Casey Towers, then 20 and the mother of two babies, spent January and February of 2006 at University of Maryland Medical Center in Baltimore. She prayed for a gift that was a matter of life and death: a healthy heart to replace her broken one. She got it within weeks, on her daughter's first birthday.
She knew it had belonged to a person from Georgia who was even younger than her. She later learned it came from Luke Abbate, a top athlete at the Carey Harrison High School in Marietta — and the younger brother of Jon Abbate, a star linebacker for Wake Forest University. Luke was a victim of reckless driving. He had accepted a ride from a fellow student who crashed into an embankment at 90 mph.
Four years later — during Easter season, 2010 — Towers met Luke's parents, Steven and Maryanne Abbate, in a conference room in Baltimore. That's when they told her that she became a character in "The 5th Quarter," a film about the aftermath of Luke's death. Towers had come up to the city from her home in Waldorf. She and her parents watched the film while Steven and Maryanne played with her kids in the hallway. "I had never thought of someone based on me being in a movie," Towers recalled this week. "I was a little taken aback by it."
Many films combine sports with inspirational messages — the ad campaign for "The 5th Quarter" compares it to "The Blind Side." ("The 5th Quarter" opens today at the Rotunda Cinemas, where "The Blind Side" had a successful run.) But few movies of any kind have made such a direct appeal for organ donation, which saved Towers' life. "I was very happy they made a movie about it," she said, "and so is my whole family."
Five patients received organs from Luke Abbate. But only one is characterized in the movie — a young mother with a weak heart, like Towers at age 20.
Her medical problems began when she was 33 weeks' pregnant with her second child. "I had slipped and fallen on my stomach," she remembered, "but the doctors checked me out and said everything was OK." Two days later, she began gasping for breath. Doctors diagnosed her with prepartum cardiomyopathy. She ended up at Johns Hopkins Hospital, where she delivered her son a month early. The boy was healthy, his mother weary. She thought she had merely strained her neck giving birth. But after a few days at home, she found herself unable to breathe again.
The doctors at University of Maryland Medical Center, her next big stop, didn't know exactly what was happening. But one thing was clear — having two babies exactly 10 months apart had put a burden on her heart. Towers couldn't survive without constant IV medication. "So they put me at the top of the heart-transplant list."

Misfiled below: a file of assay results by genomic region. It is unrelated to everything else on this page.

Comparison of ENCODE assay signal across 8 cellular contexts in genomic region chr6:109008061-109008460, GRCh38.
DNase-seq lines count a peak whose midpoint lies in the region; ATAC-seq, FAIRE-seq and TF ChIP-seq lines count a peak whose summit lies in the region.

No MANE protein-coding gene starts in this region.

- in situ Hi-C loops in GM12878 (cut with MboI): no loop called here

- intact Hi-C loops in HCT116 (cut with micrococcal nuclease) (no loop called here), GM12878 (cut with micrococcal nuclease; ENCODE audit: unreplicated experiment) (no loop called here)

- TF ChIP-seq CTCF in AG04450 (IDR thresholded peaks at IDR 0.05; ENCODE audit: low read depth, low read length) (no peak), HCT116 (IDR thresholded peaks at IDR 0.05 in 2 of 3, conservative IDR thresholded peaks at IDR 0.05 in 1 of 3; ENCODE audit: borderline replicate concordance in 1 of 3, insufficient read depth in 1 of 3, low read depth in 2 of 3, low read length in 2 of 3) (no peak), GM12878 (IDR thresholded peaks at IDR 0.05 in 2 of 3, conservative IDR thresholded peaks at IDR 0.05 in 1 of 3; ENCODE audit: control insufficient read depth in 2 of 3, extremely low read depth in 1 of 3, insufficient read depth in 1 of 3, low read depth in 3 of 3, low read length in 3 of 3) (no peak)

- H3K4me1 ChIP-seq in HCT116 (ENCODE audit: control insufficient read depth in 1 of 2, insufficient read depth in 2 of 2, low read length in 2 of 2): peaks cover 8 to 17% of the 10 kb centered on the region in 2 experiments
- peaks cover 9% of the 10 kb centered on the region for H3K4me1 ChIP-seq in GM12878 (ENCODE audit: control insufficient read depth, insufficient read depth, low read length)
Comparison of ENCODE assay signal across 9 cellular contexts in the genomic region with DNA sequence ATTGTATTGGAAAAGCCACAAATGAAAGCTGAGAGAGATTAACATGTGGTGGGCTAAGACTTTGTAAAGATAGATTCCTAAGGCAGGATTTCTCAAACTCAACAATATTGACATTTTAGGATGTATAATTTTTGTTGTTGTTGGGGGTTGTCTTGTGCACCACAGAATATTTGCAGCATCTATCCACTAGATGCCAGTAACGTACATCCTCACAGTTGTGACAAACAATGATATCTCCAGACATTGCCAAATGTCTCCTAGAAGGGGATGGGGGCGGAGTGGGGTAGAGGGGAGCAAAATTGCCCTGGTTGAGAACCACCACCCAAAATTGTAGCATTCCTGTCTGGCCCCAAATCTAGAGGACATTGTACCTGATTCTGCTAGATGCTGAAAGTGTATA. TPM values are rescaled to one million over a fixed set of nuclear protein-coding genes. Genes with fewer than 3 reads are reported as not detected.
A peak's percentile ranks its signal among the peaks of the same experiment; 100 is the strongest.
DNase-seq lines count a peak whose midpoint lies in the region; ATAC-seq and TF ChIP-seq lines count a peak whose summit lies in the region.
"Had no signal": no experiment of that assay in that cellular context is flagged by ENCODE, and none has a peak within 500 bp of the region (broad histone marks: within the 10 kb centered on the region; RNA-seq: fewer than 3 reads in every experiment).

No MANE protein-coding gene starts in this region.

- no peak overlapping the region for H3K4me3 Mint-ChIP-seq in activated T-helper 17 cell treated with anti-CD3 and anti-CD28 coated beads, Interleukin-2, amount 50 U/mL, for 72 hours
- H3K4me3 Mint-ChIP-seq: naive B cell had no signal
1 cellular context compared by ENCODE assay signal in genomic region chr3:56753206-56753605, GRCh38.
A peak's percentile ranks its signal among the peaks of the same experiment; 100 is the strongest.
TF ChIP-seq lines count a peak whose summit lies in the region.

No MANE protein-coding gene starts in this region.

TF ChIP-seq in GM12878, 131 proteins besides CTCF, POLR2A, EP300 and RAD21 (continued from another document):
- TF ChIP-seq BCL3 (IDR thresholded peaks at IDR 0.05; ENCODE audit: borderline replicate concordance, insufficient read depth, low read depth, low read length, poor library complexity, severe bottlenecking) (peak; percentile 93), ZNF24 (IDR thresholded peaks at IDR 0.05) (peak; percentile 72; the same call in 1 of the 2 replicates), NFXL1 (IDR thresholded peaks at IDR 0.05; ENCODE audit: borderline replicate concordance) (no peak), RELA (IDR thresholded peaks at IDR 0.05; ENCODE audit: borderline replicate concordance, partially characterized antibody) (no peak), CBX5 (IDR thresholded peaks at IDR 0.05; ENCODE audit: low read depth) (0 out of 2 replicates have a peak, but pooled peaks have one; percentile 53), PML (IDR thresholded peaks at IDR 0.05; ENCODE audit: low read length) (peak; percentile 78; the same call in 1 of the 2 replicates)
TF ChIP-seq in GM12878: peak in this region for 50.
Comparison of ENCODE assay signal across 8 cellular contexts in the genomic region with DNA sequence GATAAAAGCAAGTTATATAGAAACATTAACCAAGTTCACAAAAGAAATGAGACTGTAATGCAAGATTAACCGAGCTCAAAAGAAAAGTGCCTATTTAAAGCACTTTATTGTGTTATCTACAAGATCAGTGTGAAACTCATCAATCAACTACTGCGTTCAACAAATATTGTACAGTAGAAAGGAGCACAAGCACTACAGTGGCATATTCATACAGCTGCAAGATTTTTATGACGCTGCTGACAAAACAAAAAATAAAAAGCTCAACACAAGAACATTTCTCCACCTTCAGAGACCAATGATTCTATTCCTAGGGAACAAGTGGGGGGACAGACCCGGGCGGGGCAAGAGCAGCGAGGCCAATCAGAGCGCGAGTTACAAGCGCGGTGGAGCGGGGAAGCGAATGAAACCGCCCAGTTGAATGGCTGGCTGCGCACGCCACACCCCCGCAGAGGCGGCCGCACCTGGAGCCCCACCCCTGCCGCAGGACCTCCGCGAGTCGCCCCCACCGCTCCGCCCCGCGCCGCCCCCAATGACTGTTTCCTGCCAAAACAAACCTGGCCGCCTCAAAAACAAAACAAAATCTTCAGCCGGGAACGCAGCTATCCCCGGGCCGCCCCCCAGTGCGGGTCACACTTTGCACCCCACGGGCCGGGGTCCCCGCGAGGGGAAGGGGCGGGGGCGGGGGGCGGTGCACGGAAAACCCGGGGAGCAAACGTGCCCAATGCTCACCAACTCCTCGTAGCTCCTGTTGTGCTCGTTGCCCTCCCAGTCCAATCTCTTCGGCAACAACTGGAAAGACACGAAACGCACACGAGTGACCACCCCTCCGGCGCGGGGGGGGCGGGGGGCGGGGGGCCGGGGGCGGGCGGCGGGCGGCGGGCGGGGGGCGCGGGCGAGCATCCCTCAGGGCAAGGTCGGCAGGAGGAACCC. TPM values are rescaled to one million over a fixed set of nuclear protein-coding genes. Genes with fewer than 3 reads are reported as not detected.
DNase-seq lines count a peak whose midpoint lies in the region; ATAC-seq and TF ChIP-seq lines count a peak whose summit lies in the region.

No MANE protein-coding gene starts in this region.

"The 5th Quarter" depicts Luke's death as a test of faith for the Abbates. Towers confronted the same question: What had she done to deserve this?
"All of a sudden, I was basically dying and in need of a very important organ. And all of that was brought on because of my pregnancies being close together. Why was this happening to me?"
She had to wait just one month for her transplant — and she wrote her thanks to the Abbates while she was still in recovery. "I didn't receive a letter back for two years." The family was going through tumultuous times. As depicted in the film, Jon dedicated his gridiron heroics to Luke's memory — and helped lead Wake Forest to a championship season.
Organ-donation protocol dictated that Towers could connect with the Abbates only through go-betweens. "At first, I couldn't include my last name or address — and they weren't allowed to, either." But Towers tried to express in her initial letter "that I would love to meet the donor's family, and that I knew they are the reason I am still alive and able to be a mom."
A year ago, Maryanne and Steven flew to Baltimore to meet Towers, her children and her parents. The Abbates carried family pictures and the first cut of the movie. "We spent the day asking questions and answering," Towers said, "me telling my story, them telling theirs. It was a very emotional day."
Towers is now 25; her daughter, Kaylee, is 6 and her son, Kristopher, is 5. She recently earned certification as a medical assistant and plans to go back to college. She intends to buy the film on DVD. "I want my kids to watch it as soon as they're old enough," she said — and not just because it dramatizes the need for organ donors. "I've had friends who've died from driving recklessly. This film can teach my kids why they should drive safely."